The obvious challenge, though, is that the new Official Plan will be passed with required densities that will then constrain future councillors ahead of understanding the implications for particular communities. In the next term of Council, the next councillor for Kitchissippi may well be asked by residents to preserve, for example, the single-detached nature of some neighbourhoods – in fact, I consider it highly likely and that this will be an important election issue. With required densities in place, though, that will be difficult to accomplish. The big decisions are being made now, but the details are being left to another day in another term of Council.

Hints of future directions

One thing I can say today is that I consider it unlikely that every neighbourhood will be treated the same. We actually have new zoning in many parts of the ward now that many communities across the inner urban area can look at to understand what the new Official Plan will mean.

This year, two new sets of zoning rules were applied in our ward that preview what should be a new approach to regeneration under the new Official Plan.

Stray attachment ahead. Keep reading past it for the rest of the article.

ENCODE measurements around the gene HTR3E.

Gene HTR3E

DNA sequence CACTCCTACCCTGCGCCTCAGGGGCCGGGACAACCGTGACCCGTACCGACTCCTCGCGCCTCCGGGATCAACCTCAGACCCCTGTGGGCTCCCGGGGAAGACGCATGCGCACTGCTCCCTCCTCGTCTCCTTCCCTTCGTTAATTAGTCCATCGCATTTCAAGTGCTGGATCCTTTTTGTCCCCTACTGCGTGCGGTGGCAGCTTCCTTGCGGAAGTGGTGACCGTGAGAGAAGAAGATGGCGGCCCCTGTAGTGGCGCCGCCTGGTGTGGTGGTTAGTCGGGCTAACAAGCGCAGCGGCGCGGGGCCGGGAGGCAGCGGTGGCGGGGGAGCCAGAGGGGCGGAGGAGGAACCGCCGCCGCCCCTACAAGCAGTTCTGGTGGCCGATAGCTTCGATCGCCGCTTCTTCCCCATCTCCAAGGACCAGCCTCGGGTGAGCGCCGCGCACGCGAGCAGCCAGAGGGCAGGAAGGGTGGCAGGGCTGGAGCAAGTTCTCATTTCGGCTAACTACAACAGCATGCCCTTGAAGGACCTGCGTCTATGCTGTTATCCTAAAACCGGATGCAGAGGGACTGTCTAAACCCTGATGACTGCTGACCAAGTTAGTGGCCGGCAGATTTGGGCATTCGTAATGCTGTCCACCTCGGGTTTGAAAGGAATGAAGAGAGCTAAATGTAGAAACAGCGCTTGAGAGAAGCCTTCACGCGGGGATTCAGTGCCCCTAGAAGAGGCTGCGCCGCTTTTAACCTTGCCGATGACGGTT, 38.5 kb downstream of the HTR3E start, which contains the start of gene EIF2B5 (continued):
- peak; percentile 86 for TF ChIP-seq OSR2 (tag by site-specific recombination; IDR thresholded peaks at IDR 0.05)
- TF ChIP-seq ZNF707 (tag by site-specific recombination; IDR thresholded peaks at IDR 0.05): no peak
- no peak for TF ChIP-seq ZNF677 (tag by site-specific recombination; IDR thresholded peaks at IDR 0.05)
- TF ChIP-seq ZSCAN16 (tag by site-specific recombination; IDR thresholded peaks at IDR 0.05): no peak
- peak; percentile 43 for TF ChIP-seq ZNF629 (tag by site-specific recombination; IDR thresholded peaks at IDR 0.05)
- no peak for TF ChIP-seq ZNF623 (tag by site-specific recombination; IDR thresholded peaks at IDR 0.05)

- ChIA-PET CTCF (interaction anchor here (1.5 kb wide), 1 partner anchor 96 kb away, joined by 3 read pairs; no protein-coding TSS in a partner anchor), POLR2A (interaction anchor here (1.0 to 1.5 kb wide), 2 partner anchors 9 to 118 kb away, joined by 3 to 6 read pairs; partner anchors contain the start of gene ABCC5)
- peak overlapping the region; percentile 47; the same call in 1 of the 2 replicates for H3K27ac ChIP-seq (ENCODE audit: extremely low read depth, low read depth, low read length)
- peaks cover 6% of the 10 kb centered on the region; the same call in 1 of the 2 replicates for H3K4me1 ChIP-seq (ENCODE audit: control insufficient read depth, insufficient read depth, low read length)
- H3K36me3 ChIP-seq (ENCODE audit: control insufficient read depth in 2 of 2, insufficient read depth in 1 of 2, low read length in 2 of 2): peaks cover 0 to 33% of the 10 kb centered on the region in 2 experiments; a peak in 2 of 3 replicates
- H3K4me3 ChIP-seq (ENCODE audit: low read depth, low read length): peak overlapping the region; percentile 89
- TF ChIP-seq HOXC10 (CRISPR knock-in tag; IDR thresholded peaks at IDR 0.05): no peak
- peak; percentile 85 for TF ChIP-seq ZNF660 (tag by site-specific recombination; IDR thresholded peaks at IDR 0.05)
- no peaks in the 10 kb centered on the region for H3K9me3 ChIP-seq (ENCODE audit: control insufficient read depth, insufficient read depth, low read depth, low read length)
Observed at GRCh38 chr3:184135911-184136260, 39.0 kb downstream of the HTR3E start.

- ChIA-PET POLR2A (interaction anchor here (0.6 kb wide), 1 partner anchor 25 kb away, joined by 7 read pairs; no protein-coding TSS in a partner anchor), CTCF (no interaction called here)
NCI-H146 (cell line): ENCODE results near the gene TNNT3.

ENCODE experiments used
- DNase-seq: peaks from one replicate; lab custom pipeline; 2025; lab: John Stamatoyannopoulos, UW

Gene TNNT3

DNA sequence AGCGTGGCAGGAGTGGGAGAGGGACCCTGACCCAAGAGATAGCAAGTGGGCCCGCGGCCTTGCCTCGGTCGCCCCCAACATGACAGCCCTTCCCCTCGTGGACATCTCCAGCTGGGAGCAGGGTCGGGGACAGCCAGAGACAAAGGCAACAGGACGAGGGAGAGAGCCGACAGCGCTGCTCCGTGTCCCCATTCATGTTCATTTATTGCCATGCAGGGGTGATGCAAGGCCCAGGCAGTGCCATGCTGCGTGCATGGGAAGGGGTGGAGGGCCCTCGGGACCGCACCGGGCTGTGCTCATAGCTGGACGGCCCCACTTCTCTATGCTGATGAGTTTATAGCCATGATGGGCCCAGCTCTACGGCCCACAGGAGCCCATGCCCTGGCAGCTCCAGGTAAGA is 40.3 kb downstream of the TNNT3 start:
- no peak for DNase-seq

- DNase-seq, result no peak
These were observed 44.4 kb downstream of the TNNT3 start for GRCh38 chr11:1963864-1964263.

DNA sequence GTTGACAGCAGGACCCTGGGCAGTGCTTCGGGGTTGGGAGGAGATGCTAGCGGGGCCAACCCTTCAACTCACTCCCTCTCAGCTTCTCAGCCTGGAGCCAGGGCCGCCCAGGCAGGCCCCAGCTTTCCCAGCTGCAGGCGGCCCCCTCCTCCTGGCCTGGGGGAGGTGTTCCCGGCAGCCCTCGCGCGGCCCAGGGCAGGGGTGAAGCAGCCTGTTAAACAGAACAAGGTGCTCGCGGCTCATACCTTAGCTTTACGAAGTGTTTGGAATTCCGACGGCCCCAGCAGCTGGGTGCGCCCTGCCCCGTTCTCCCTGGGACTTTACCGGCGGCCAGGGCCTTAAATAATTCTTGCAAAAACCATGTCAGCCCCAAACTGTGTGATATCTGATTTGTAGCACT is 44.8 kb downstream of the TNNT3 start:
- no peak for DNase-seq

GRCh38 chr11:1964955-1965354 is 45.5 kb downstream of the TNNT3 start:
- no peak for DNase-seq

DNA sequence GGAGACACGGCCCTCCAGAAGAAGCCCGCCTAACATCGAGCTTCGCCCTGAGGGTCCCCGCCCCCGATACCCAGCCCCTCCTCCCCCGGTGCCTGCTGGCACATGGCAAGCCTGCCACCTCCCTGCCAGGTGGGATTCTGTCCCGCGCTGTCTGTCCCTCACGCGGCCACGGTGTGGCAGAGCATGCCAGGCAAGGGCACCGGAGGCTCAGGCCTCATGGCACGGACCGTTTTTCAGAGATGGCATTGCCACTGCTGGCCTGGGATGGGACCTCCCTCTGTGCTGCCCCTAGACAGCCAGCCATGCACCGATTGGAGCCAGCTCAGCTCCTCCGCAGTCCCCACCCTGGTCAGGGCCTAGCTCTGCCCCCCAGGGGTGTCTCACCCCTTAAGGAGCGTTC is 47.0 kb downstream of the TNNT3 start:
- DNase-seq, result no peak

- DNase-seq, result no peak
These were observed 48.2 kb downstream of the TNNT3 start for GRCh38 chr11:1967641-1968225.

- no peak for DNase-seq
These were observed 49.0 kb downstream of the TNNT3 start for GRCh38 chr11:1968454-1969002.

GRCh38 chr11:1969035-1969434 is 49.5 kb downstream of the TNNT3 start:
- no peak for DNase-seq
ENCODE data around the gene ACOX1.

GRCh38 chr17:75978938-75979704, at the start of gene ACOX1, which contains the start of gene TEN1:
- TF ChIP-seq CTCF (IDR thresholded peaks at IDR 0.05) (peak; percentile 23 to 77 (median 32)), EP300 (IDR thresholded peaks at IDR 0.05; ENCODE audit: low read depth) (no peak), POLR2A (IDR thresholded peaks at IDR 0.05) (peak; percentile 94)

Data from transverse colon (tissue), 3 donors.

First, ahead of the new OP, Council has re-zoned the R4 neighbourhoods such as Hintonburg and Mechanicsville to allow new density after long study. I don’t have reason today to believe that those rules will be substantially re-visited during the comprehensive review since they were crafted with the new OP in mind.

Second, we will likely pass at our next Council meeting the new Westboro infill rules that introduce a more around the edges, on corner lots and on either side of Churchill of the R3R zone that was subject to the triplex ban. Again, those have been crafted with the understanding of greater density requirements in the new Official Plan. My suggestion is that residents who live in other R3 zones in neighbourhoods like Westboro can look to those rules as an example of what is likely to come. Those new Westboro rules don’t allow the density that has been allowed in the R4 zones, but nor do they entirely protect the area from change.